Tax credits that will provide assistance in paying premiums in health insurance exchanges are excluded from the distributional results presented here because they are not in effect in 2013. When those tax credits come into effect, they will appreciably increase tax expenditures for households in the lower and middle income quintiles. Individuals and families who have income between 100 percent and 400 percent of the federal poverty guidelines and who meet certain other requirements will be eligible for those credits.
How Do Tax Expenditure Estimates Differ From Revenue Estimates?
Estimates of tax expenditures are traditionally intended to measure the difference between households’ tax liabilities under present law and the tax liabilities they would have incurred if the provisions generating those tax expenditures were repealed but households’ behavior was unchanged. Such estimates do not represent the amount of revenues that would be raised if those provisions were eliminated, because the changes in incentives that would result from eliminating those provisions would lead households to modify their behavior in ways that would mute the impact on revenues. For example, if the preferential tax rates on capital gains realizations were eliminated, taxpayers would reduce the amount of capital gains they realized. Because the size of that tax expenditure is estimated on the basis of the gains that are projected to be realized with the preferential rates in place, the amount of additional revenues that would be received if those preferences were eliminated would be smaller than the reported tax expenditure.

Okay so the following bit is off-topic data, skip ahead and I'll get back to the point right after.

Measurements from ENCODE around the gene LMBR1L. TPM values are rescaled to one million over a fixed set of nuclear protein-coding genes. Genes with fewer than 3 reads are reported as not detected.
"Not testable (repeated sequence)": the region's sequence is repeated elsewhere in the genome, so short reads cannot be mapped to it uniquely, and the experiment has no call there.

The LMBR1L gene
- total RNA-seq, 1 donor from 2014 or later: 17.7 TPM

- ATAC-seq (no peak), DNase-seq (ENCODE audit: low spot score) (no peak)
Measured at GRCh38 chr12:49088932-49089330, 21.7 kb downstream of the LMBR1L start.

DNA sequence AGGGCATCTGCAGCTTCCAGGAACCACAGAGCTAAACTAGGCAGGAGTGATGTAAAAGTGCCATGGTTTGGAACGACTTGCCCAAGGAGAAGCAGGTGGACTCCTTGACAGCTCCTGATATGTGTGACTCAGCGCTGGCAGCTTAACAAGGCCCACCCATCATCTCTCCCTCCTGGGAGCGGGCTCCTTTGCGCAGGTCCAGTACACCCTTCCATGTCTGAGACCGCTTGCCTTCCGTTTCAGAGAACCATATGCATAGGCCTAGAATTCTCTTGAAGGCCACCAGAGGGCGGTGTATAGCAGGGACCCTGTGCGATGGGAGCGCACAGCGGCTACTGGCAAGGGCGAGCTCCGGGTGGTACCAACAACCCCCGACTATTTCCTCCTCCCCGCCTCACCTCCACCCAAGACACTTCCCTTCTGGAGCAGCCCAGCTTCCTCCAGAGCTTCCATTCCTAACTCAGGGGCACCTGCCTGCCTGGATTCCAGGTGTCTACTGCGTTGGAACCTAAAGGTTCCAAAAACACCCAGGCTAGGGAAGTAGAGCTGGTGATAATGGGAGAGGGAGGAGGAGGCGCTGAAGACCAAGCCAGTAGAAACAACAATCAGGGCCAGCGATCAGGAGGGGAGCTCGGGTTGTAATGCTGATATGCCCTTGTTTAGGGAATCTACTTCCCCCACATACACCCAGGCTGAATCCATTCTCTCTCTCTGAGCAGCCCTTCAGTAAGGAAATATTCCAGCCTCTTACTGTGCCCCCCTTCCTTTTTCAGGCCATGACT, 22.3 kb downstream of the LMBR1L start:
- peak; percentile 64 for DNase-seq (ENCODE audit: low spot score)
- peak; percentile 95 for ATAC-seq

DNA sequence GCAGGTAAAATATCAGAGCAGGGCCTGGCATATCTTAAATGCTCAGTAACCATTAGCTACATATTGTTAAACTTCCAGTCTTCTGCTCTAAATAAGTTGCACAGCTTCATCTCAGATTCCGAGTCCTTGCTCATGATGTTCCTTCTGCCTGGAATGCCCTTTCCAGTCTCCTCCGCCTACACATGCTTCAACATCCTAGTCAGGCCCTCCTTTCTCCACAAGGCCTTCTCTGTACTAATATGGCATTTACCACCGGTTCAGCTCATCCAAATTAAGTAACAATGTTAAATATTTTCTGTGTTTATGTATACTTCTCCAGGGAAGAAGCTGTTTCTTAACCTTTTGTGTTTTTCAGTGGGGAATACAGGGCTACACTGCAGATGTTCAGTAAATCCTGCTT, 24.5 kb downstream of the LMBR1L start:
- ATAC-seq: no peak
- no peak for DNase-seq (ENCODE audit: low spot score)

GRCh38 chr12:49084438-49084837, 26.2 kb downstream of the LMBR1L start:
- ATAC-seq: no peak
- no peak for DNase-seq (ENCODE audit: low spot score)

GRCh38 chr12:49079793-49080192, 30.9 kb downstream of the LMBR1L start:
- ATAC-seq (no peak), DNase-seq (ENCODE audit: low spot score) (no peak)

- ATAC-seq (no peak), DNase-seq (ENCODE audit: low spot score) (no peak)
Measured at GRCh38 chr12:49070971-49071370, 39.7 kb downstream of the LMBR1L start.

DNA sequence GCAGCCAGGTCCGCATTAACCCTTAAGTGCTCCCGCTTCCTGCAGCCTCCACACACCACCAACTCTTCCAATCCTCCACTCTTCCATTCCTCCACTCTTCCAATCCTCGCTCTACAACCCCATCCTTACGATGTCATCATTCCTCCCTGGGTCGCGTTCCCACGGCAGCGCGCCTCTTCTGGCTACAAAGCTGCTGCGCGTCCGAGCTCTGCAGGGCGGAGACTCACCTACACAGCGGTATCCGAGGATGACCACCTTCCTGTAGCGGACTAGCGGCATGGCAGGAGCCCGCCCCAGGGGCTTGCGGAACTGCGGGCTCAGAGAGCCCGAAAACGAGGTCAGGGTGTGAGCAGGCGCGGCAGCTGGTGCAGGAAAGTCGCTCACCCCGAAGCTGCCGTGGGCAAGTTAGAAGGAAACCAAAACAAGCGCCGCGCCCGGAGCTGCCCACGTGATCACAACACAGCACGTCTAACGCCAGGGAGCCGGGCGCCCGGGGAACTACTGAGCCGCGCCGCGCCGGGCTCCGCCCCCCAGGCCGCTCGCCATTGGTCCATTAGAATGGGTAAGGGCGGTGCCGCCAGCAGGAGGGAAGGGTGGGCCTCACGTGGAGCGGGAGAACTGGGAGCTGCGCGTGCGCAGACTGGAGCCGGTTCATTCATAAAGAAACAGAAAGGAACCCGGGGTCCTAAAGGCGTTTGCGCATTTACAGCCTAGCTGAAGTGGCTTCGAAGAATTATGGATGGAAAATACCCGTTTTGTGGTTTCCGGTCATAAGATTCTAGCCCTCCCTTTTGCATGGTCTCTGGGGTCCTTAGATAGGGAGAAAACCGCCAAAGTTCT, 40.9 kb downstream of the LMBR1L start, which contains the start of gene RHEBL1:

The following report is an important story of America’s demographic shifts with significant impliciations for children. If 40% of households with children are headed by working mothers, and some smaller percentage are headed by working fathers, then we are approaching the point where only about half of the children growing up are coming from two parent families. What is the impact on tomorrows society when nearly have the young adults have not grown up with a father or mother role model in their life? It also has other significant implications in terms of equal pay for women issues, day care needs, after school programming and much more. Combine this data with the recent mile stone that there are more poor people living in the suburbs than the city and it all represents some significant social challenges that we must face.
Mothers Are the Sole or Primary Provider in Four-in-Ten Households with Children; Public Conflicted about the Growing Trend
CHAPTER 1: OVERVIEW